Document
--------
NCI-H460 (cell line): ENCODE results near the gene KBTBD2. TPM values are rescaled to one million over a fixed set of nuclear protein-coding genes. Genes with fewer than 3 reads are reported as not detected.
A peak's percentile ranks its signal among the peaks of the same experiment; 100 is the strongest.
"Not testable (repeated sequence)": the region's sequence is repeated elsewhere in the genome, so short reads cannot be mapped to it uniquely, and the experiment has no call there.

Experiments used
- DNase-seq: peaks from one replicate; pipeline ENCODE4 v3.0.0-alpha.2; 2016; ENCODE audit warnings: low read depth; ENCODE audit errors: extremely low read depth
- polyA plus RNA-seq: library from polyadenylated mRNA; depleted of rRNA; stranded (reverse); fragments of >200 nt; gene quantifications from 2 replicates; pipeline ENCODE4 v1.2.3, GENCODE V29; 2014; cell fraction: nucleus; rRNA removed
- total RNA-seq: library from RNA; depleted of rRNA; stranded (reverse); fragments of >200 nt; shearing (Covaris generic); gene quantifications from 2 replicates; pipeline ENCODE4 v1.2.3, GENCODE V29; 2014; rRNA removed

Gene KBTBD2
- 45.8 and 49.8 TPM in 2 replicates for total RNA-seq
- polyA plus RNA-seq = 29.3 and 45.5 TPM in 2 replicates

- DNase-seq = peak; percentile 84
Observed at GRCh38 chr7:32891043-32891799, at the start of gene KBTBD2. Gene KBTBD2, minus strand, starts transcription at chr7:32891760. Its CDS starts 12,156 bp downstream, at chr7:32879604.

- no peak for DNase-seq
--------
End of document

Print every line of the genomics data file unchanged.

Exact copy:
NCI-H460 (cell line): ENCODE results near the gene KBTBD2. TPM values are rescaled to one million over a fixed set of nuclear protein-coding genes. Genes with fewer than 3 reads are reported as not detected.
A peak's percentile ranks its signal among the peaks of the same experiment; 100 is the strongest.
"Not testable (repeated sequence)": the region's sequence is repeated elsewhere in the genome, so short reads cannot be mapped to it uniquely, and the experiment has no call there.

Experiments used
- DNase-seq: peaks from one replicate; pipeline ENCODE4 v3.0.0-alpha.2; 2016; ENCODE audit warnings: low read depth; ENCODE audit errors: extremely low read depth
- polyA plus RNA-seq: library from polyadenylated mRNA; depleted of rRNA; stranded (reverse); fragments of >200 nt; gene quantifications from 2 replicates; pipeline ENCODE4 v1.2.3, GENCODE V29; 2014; cell fraction: nucleus; rRNA removed
- total RNA-seq: library from RNA; depleted of rRNA; stranded (reverse); fragments of >200 nt; shearing (Covaris generic); gene quantifications from 2 replicates; pipeline ENCODE4 v1.2.3, GENCODE V29; 2014; rRNA removed

Gene KBTBD2
- 45.8 and 49.8 TPM in 2 replicates for total RNA-seq
- polyA plus RNA-seq = 29.3 and 45.5 TPM in 2 replicates

- DNase-seq = peak; percentile 84
Observed at GRCh38 chr7:32891043-32891799, at the start of gene KBTBD2. Gene KBTBD2, minus strand, starts transcription at chr7:32891760. Its CDS starts 12,156 bp downstream, at chr7:32879604.

- no peak for DNase-seq